The Effect of Hydraulic Loading Rates on Nitrogen Removal by Using a Biological Filter Proposed for Ventilated Improved Pit Latrines


1 Department Environment, Water and Earth Sciences, Tshwane University of Technology, Nelson Mandela Drive 175, Arcadia, South Africa

2 Department of Biotechnology and Food Technology, Tshwane University of Technology, Nelson Mandela Drive 175, Arcadia, South Africa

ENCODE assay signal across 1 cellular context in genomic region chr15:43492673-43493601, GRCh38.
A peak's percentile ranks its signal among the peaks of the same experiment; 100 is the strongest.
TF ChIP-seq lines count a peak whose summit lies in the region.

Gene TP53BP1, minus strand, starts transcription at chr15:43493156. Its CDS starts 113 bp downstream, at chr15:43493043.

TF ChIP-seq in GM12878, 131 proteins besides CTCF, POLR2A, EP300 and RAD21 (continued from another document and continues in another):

No on-site sanitation system treats both urine and faecal matter in one process. A laboratory scale biological filter was fed with high concentration of urea (4 g N/L) and 17.1 g COD/L to determine if it will be possible to treat liquid that leach from a ventilated improved pit latrine. The HLR in the proposed biological filter system was calculated to be ca 36 L/m2/d, significantly lower than the rates that are typical applied in standard rate biological filters (in the range of 1000 – 4000 L/m2/d) used to treat domestic wastewater. However, the TKN and COD concentrations in standard rate biological filters are significantly lower, namely ca 60 mg N/L and 500 mg COD/L, compared to the typical nitrogen and COD concentrations of faecal sludge, namely 3 - 5 g N/L and 20 – 50 g COD/L, respectively. The biological filter was operated at 13.0, 23.9, 35.7 and 62.3 L/m2/d, until stable state conditions were obtained. It was possible to remove most of the nitrogen and COD at the applied hydraulic loading rates by a combination of volatilization, nitrification and de-nitrification processes. However, at 62.3 L/m2/d the column efficiency (1.5 m long column) decreased and ammonia concentration in the effluent increased again. The best performance was achieved at a hydraulic loading rate of 35.7 L/m2/d, with an average ammonia concentration of 285.5 (± 9.1) mg N/L.